Thursday, July 5, 2012

Wedding Loot

Despite the fact that my lovely wife vetoed putting LEGO on our Target registry, our wedding day was not without LEGO. The wedding favours have been mentioned before, but as it turned out, they were not the only LEGO involved with that day. Though no LEGO was on our registry, my family knows me well enough to indulge the habit a little. From my brother, the fare was minifigs of a variety I'd never managed to get my hands on:
(By the way, I apologise for the poorer quality of the pictures in this post--in addition to the usual excuses of photographer ineptitude, it was raining yesterday--hence the droplets on our friends.) These magnets were Toys R' Us promotional items, and as I have no car and Boston has no Toys R' Us, I would never have been able to acquire them--even though I'm a Castle fan. In a similar manner, as I've mentioned before, I never got the opportunity to acquire any Series 6 Collectible Minifigs. Knowing this deficiency in my collection, my brother got me these:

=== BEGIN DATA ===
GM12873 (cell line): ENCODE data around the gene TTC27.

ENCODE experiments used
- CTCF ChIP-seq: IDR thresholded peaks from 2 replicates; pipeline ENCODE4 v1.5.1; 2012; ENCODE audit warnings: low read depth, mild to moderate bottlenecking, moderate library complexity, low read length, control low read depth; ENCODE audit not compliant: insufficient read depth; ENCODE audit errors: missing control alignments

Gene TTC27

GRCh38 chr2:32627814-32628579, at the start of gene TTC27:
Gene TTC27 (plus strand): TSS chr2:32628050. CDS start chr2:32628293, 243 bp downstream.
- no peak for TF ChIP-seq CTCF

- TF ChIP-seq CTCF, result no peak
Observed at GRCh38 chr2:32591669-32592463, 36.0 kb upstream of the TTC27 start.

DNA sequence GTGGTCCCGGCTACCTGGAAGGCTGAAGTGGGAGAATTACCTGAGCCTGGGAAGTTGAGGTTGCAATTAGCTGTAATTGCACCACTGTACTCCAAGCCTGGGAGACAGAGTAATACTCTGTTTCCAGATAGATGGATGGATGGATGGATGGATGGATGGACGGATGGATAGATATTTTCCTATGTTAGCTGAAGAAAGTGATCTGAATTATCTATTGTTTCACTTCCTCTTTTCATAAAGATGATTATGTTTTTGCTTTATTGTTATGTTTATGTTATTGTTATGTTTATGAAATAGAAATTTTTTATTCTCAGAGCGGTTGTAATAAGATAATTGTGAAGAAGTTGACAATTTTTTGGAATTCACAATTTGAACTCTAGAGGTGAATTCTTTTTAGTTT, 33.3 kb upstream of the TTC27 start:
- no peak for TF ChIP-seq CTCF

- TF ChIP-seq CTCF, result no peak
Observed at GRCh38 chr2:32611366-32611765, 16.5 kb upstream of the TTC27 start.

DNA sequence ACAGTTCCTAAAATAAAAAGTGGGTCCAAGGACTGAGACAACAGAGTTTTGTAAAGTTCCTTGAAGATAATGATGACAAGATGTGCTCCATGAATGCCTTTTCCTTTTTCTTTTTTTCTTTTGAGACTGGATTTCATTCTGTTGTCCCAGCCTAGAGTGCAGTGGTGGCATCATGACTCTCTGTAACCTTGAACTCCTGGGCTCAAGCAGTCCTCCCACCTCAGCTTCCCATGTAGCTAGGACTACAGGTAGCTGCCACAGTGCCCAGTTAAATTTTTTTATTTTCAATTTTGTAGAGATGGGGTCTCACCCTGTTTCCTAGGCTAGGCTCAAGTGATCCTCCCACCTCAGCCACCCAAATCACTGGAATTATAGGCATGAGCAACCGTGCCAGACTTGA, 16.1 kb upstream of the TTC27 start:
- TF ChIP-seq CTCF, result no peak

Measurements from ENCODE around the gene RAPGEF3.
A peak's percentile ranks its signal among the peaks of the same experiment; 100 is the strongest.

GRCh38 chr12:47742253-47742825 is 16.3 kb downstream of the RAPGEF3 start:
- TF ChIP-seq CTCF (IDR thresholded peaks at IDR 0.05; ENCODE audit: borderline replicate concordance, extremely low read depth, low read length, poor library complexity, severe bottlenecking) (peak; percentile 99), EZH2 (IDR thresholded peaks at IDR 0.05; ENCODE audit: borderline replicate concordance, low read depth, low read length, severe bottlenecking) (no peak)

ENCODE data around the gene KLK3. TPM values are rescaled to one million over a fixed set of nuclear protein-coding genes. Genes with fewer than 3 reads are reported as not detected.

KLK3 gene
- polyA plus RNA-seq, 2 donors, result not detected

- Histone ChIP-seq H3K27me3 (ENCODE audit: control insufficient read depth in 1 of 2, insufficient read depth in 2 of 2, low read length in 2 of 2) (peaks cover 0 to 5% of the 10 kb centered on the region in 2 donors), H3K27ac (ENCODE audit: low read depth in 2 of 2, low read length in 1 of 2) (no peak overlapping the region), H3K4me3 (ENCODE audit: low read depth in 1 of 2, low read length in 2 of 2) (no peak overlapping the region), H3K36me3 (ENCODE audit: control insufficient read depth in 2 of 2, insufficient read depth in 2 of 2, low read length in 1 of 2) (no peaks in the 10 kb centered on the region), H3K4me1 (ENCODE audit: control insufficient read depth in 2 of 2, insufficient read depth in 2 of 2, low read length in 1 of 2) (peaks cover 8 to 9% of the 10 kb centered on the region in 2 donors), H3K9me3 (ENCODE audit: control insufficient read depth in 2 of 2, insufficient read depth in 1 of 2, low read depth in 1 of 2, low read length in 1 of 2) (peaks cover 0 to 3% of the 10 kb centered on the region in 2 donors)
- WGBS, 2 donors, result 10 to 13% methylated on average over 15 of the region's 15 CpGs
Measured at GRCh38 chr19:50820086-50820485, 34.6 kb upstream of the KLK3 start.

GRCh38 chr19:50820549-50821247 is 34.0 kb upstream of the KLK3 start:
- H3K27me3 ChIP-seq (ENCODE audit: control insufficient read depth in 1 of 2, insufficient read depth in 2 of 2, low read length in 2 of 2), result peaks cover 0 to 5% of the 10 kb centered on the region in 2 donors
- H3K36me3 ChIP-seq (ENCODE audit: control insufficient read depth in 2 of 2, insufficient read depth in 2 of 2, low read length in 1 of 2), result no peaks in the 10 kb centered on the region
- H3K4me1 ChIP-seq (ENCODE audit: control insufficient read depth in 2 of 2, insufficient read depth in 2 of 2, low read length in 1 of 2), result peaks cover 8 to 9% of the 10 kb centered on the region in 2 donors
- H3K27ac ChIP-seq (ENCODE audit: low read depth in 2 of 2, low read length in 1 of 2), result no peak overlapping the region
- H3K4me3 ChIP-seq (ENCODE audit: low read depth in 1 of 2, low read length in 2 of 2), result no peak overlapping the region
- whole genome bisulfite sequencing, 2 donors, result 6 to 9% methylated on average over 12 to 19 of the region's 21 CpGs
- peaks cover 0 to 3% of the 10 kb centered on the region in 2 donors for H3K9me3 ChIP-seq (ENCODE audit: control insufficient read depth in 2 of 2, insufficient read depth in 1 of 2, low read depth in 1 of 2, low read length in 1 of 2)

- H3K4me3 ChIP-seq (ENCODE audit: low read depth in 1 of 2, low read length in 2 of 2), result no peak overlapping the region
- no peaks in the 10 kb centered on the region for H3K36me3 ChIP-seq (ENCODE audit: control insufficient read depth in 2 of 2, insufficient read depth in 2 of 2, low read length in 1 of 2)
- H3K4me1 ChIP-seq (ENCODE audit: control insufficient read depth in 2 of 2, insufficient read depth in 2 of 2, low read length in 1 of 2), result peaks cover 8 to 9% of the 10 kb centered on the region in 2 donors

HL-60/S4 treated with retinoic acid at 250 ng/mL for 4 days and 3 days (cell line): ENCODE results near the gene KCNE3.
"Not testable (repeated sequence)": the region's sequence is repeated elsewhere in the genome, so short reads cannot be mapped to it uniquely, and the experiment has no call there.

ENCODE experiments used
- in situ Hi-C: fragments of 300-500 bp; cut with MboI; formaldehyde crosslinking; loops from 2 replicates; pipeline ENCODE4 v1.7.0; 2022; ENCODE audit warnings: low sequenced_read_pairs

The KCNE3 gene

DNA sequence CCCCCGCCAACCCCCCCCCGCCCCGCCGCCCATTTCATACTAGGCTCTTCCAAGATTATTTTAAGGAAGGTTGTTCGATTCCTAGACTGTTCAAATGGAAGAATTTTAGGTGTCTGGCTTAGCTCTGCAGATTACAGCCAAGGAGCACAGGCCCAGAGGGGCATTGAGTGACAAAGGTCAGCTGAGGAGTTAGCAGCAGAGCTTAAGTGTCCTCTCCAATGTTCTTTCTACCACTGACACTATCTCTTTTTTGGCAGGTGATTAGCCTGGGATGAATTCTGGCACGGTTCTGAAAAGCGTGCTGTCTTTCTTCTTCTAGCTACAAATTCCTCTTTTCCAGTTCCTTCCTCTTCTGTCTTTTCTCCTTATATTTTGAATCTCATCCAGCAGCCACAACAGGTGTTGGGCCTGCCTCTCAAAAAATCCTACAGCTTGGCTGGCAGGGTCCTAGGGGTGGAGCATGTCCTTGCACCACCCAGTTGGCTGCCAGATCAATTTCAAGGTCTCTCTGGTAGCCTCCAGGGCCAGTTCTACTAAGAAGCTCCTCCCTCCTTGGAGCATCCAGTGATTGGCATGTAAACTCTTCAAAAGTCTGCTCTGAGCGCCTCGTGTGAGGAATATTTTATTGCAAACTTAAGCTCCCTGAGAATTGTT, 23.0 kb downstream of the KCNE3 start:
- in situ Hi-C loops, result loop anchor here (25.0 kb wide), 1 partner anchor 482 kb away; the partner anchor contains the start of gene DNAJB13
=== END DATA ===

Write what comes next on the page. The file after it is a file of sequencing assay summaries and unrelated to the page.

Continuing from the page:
The Highlander and the Legionnaire were the two minifigs of Series 6 that I most regretted missing--and my brother knew this. My sister, on the other hand, probably has no idea at all what LEGO I have, lack, want, or need--but she does know I like LEGO and I like writing. So she got my wife and I these:
(The red in this photo is absolutely atrocious...) To my surprise--and glee--these Moleskine notebooks also come with a couple sticker sheets.
The reason for my glee is that I realised right away that although these stickers are (presumably) intended to decorate the pages of the notebooks, they also have minifig customising potential. Granted, this isn't everyone's cup of tea, but I think the results are pretty good:
I am embarrassed to show this photo at all, but it gets the idea across. Both torsos and heads of these two minifigs are stickers cut from the sticker sheet. The effect may not be perfect, but it's sharper than most "do it myself" attempts and looks not unlike some of the very early minifigs, which often had torso stickers rather than printing. And as a way to rehabilitate some of the very worn, garage-sale heads that have been sitting useless in my collection, it's not bad. One just has to make sure to use the right head.

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